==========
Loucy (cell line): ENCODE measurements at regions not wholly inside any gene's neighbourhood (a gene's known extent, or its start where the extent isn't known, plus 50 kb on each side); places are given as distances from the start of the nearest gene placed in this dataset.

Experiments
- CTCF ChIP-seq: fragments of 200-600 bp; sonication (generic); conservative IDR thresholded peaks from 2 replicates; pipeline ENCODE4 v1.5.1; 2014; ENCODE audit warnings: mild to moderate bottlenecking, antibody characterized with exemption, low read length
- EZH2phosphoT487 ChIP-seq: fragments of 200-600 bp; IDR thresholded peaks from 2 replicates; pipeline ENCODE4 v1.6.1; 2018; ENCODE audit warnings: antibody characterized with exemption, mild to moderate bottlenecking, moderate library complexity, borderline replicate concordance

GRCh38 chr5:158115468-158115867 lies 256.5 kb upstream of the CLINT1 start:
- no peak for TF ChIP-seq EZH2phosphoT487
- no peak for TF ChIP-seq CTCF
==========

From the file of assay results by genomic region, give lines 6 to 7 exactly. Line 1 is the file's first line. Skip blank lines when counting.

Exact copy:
- no peak for TF ChIP-seq EZH2phosphoT487
- no peak for TF ChIP-seq CTCF